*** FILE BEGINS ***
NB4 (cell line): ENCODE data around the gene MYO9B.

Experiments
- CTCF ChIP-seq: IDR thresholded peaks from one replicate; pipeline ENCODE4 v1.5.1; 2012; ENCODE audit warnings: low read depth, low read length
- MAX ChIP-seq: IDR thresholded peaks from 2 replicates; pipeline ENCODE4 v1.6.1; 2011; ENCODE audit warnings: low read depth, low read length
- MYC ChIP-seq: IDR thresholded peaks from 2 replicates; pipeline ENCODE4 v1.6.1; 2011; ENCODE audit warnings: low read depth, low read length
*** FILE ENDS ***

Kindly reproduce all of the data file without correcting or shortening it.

NB4 (cell line): ENCODE data around the gene MYO9B.

Experiments
- CTCF ChIP-seq: IDR thresholded peaks from one replicate; pipeline ENCODE4 v1.5.1; 2012; ENCODE audit warnings: low read depth, low read length
- MAX ChIP-seq: IDR thresholded peaks from 2 replicates; pipeline ENCODE4 v1.6.1; 2011; ENCODE audit warnings: low read depth, low read length
- MYC ChIP-seq: IDR thresholded peaks from 2 replicates; pipeline ENCODE4 v1.6.1; 2011; ENCODE audit warnings: low read depth, low read length